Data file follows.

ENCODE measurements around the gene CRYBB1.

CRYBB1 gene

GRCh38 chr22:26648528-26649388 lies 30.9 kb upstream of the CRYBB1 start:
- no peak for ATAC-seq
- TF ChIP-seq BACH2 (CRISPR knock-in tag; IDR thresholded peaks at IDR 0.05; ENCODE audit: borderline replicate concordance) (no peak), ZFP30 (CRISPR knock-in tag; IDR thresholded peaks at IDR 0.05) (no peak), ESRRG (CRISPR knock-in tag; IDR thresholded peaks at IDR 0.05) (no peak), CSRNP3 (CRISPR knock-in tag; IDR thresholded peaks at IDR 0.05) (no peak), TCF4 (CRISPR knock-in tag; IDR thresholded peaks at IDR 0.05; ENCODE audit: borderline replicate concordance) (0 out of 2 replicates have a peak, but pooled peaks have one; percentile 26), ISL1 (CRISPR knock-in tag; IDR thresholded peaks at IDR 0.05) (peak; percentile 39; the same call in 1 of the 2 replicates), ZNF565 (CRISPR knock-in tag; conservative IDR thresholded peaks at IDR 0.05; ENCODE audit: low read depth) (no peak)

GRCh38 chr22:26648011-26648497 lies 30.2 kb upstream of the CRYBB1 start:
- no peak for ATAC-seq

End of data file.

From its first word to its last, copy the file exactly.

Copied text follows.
ENCODE measurements around the gene CRYBB1.

CRYBB1 gene

GRCh38 chr22:26648528-26649388 lies 30.9 kb upstream of the CRYBB1 start:
- no peak for ATAC-seq
- TF ChIP-seq BACH2 (CRISPR knock-in tag; IDR thresholded peaks at IDR 0.05; ENCODE audit: borderline replicate concordance) (no peak), ZFP30 (CRISPR knock-in tag; IDR thresholded peaks at IDR 0.05) (no peak), ESRRG (CRISPR knock-in tag; IDR thresholded peaks at IDR 0.05) (no peak), CSRNP3 (CRISPR knock-in tag; IDR thresholded peaks at IDR 0.05) (no peak), TCF4 (CRISPR knock-in tag; IDR thresholded peaks at IDR 0.05; ENCODE audit: borderline replicate concordance) (0 out of 2 replicates have a peak, but pooled peaks have one; percentile 26), ISL1 (CRISPR knock-in tag; IDR thresholded peaks at IDR 0.05) (peak; percentile 39; the same call in 1 of the 2 replicates), ZNF565 (CRISPR knock-in tag; conservative IDR thresholded peaks at IDR 0.05; ENCODE audit: low read depth) (no peak)

GRCh38 chr22:26648011-26648497 lies 30.2 kb upstream of the CRYBB1 start:
- no peak for ATAC-seq